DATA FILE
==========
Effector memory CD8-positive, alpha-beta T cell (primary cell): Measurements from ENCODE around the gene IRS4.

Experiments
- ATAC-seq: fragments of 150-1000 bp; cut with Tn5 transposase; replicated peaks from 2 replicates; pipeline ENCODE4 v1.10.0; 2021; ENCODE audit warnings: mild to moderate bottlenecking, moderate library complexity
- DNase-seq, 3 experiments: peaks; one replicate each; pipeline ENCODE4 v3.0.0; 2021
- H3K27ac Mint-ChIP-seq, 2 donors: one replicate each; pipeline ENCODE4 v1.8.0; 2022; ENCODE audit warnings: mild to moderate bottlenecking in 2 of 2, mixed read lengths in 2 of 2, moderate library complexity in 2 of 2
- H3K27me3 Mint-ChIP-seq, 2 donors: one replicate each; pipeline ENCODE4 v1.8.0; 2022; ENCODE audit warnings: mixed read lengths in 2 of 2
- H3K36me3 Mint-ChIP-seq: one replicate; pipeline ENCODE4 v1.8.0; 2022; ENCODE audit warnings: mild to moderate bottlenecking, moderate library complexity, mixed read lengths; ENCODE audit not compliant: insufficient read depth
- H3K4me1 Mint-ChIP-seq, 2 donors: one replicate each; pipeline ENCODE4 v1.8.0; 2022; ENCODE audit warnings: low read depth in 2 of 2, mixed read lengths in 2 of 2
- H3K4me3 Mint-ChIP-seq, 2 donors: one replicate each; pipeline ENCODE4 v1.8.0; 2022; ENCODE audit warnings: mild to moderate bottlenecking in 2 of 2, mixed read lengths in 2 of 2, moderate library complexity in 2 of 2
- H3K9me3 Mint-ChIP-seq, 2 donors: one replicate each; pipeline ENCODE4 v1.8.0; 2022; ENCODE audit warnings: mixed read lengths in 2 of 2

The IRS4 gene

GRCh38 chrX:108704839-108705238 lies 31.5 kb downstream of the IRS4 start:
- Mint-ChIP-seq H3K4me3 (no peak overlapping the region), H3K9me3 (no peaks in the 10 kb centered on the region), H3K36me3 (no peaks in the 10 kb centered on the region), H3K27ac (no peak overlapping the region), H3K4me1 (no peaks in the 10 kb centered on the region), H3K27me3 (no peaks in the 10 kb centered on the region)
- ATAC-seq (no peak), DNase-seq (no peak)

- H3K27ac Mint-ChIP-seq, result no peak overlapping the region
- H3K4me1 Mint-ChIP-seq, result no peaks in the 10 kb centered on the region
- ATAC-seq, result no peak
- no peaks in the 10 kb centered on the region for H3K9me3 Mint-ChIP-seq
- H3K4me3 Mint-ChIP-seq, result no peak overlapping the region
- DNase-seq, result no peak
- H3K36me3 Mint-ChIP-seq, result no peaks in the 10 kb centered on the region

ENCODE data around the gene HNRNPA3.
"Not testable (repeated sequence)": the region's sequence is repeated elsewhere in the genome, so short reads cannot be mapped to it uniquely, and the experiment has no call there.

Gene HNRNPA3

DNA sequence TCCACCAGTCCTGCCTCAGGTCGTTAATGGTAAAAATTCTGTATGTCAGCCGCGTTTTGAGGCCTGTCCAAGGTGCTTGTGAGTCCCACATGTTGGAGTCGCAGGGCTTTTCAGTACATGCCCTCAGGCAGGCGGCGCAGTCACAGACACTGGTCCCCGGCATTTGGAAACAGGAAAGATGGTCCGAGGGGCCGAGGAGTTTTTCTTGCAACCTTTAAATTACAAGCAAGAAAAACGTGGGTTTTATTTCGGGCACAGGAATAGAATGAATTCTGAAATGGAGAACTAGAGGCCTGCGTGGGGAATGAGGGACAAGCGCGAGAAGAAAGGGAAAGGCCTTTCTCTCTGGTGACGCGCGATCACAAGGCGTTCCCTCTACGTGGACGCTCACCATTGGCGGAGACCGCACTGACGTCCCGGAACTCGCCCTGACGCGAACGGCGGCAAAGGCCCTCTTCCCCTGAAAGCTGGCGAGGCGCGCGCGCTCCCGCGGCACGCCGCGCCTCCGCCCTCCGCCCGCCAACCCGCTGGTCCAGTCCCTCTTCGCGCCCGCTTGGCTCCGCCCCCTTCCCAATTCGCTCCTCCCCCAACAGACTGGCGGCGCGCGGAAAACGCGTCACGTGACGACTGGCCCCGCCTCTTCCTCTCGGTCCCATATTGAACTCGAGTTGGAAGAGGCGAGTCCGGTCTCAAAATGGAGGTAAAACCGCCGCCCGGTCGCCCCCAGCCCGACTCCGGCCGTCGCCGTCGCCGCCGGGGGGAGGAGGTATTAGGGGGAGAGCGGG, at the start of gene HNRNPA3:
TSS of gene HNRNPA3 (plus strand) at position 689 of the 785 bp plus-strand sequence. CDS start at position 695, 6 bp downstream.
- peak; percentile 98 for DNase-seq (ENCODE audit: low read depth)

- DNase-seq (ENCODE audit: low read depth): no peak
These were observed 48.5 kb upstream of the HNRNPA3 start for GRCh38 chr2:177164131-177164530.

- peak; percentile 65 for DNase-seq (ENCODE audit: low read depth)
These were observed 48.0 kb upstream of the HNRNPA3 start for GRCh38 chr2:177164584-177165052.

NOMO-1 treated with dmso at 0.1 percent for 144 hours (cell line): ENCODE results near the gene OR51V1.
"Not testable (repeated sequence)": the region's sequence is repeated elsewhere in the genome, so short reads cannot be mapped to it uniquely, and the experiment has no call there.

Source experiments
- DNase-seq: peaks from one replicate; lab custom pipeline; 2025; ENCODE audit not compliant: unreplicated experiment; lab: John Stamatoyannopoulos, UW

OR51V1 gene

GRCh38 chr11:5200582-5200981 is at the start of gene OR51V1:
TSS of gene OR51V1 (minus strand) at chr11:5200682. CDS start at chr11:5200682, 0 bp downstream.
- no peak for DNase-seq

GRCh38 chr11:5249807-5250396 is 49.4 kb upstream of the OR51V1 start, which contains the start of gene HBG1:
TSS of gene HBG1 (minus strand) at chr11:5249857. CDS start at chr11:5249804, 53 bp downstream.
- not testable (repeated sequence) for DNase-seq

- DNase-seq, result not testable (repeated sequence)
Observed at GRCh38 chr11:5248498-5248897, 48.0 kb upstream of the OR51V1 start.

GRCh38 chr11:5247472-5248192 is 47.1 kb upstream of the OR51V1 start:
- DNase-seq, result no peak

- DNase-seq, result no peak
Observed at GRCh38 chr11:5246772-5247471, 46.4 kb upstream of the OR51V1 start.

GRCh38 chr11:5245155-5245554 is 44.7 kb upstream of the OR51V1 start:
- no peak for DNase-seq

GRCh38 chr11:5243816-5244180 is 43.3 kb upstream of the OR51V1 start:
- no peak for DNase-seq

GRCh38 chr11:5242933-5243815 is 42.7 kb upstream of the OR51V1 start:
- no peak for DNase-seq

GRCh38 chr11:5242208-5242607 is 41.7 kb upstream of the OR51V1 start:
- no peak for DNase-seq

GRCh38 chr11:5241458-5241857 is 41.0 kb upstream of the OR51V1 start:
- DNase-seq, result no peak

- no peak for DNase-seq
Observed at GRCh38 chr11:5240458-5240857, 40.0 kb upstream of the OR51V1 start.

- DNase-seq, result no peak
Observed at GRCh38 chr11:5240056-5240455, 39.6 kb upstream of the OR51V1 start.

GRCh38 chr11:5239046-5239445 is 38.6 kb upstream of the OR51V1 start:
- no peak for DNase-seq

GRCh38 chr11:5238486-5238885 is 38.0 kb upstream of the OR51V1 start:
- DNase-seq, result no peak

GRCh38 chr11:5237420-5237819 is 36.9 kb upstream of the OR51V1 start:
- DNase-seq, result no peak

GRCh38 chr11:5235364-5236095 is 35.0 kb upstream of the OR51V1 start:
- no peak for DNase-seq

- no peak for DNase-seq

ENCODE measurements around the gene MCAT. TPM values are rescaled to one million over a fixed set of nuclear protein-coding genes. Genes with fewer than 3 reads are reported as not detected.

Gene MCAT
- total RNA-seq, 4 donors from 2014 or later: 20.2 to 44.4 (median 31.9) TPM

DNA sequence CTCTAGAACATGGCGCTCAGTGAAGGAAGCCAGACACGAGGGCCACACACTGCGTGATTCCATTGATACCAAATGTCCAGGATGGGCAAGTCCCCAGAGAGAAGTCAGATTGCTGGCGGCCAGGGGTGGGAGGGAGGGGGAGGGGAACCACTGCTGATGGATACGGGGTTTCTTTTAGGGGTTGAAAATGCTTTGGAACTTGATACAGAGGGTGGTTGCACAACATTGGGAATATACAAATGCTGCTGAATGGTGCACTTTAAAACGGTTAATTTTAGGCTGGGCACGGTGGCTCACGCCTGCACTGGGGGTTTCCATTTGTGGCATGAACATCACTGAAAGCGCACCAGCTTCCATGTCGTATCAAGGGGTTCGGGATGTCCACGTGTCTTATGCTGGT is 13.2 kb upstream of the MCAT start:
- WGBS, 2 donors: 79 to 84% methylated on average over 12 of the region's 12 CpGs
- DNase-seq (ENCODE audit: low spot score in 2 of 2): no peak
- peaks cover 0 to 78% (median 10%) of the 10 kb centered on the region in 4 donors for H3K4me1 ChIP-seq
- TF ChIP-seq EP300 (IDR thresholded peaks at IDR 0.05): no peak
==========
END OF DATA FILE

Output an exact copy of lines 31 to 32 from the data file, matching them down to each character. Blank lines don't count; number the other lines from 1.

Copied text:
These were observed 48.0 kb upstream of the HNRNPA3 start for GRCh38 chr2:177164584-177165052.

NOMO-1 treated with dmso at 0.1 percent for 144 hours (cell line): ENCODE results near the gene OR51V1.